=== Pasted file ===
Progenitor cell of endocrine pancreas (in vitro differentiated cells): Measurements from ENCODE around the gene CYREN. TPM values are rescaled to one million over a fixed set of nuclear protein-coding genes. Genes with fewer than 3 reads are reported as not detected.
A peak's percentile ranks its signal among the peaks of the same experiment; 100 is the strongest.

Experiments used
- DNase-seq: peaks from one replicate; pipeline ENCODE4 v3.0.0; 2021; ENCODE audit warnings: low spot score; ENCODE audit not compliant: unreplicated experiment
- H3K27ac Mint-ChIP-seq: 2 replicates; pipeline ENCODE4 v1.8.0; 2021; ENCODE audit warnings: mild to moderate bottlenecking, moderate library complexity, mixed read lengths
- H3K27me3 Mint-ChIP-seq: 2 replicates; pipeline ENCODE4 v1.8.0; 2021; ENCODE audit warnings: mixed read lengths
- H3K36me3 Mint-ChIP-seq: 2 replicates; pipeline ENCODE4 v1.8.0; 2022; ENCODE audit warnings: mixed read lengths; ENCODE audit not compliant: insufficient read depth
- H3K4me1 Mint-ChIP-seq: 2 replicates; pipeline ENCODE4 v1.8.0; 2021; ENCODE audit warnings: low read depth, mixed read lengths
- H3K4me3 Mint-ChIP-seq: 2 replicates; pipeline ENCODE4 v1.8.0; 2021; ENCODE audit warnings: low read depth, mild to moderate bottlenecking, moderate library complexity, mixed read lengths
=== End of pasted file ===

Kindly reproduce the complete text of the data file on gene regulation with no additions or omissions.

Progenitor cell of endocrine pancreas (in vitro differentiated cells): Measurements from ENCODE around the gene CYREN. TPM values are rescaled to one million over a fixed set of nuclear protein-coding genes. Genes with fewer than 3 reads are reported as not detected.
A peak's percentile ranks its signal among the peaks of the same experiment; 100 is the strongest.

Experiments used
- DNase-seq: peaks from one replicate; pipeline ENCODE4 v3.0.0; 2021; ENCODE audit warnings: low spot score; ENCODE audit not compliant: unreplicated experiment
- H3K27ac Mint-ChIP-seq: 2 replicates; pipeline ENCODE4 v1.8.0; 2021; ENCODE audit warnings: mild to moderate bottlenecking, moderate library complexity, mixed read lengths
- H3K27me3 Mint-ChIP-seq: 2 replicates; pipeline ENCODE4 v1.8.0; 2021; ENCODE audit warnings: mixed read lengths
- H3K36me3 Mint-ChIP-seq: 2 replicates; pipeline ENCODE4 v1.8.0; 2022; ENCODE audit warnings: mixed read lengths; ENCODE audit not compliant: insufficient read depth
- H3K4me1 Mint-ChIP-seq: 2 replicates; pipeline ENCODE4 v1.8.0; 2021; ENCODE audit warnings: low read depth, mixed read lengths
- H3K4me3 Mint-ChIP-seq: 2 replicates; pipeline ENCODE4 v1.8.0; 2021; ENCODE audit warnings: low read depth, mild to moderate bottlenecking, moderate library complexity, mixed read lengths